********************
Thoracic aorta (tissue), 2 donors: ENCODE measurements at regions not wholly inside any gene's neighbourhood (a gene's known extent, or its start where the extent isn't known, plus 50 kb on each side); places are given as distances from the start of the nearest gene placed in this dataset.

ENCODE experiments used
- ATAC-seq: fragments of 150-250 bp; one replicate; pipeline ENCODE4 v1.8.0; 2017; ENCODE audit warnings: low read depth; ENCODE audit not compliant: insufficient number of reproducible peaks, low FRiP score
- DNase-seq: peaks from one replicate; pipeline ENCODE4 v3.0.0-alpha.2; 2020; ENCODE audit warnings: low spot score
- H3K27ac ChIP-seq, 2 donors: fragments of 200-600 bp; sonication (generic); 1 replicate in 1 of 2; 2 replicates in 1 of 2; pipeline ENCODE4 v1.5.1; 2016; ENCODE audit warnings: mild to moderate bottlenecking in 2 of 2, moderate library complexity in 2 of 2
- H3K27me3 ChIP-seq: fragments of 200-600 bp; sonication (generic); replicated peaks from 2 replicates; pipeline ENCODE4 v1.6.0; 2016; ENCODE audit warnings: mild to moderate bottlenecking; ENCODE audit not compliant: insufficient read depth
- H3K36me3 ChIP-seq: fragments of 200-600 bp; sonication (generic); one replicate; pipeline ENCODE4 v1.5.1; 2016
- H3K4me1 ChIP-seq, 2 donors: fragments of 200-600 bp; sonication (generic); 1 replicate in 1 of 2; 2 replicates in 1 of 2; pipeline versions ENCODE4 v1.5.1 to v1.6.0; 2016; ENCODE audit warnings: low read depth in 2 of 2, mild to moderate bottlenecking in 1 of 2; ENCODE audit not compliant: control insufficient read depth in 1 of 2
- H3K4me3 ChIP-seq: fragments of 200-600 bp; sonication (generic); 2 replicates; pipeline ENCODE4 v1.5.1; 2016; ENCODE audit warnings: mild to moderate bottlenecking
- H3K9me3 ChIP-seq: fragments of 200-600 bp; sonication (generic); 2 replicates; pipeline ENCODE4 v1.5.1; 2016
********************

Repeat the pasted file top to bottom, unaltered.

Thoracic aorta (tissue), 2 donors: ENCODE measurements at regions not wholly inside any gene's neighbourhood (a gene's known extent, or its start where the extent isn't known, plus 50 kb on each side); places are given as distances from the start of the nearest gene placed in this dataset.

ENCODE experiments used
- ATAC-seq: fragments of 150-250 bp; one replicate; pipeline ENCODE4 v1.8.0; 2017; ENCODE audit warnings: low read depth; ENCODE audit not compliant: insufficient number of reproducible peaks, low FRiP score
- DNase-seq: peaks from one replicate; pipeline ENCODE4 v3.0.0-alpha.2; 2020; ENCODE audit warnings: low spot score
- H3K27ac ChIP-seq, 2 donors: fragments of 200-600 bp; sonication (generic); 1 replicate in 1 of 2; 2 replicates in 1 of 2; pipeline ENCODE4 v1.5.1; 2016; ENCODE audit warnings: mild to moderate bottlenecking in 2 of 2, moderate library complexity in 2 of 2
- H3K27me3 ChIP-seq: fragments of 200-600 bp; sonication (generic); replicated peaks from 2 replicates; pipeline ENCODE4 v1.6.0; 2016; ENCODE audit warnings: mild to moderate bottlenecking; ENCODE audit not compliant: insufficient read depth
- H3K36me3 ChIP-seq: fragments of 200-600 bp; sonication (generic); one replicate; pipeline ENCODE4 v1.5.1; 2016
- H3K4me1 ChIP-seq, 2 donors: fragments of 200-600 bp; sonication (generic); 1 replicate in 1 of 2; 2 replicates in 1 of 2; pipeline versions ENCODE4 v1.5.1 to v1.6.0; 2016; ENCODE audit warnings: low read depth in 2 of 2, mild to moderate bottlenecking in 1 of 2; ENCODE audit not compliant: control insufficient read depth in 1 of 2
- H3K4me3 ChIP-seq: fragments of 200-600 bp; sonication (generic); 2 replicates; pipeline ENCODE4 v1.5.1; 2016; ENCODE audit warnings: mild to moderate bottlenecking
- H3K9me3 ChIP-seq: fragments of 200-600 bp; sonication (generic); 2 replicates; pipeline ENCODE4 v1.5.1; 2016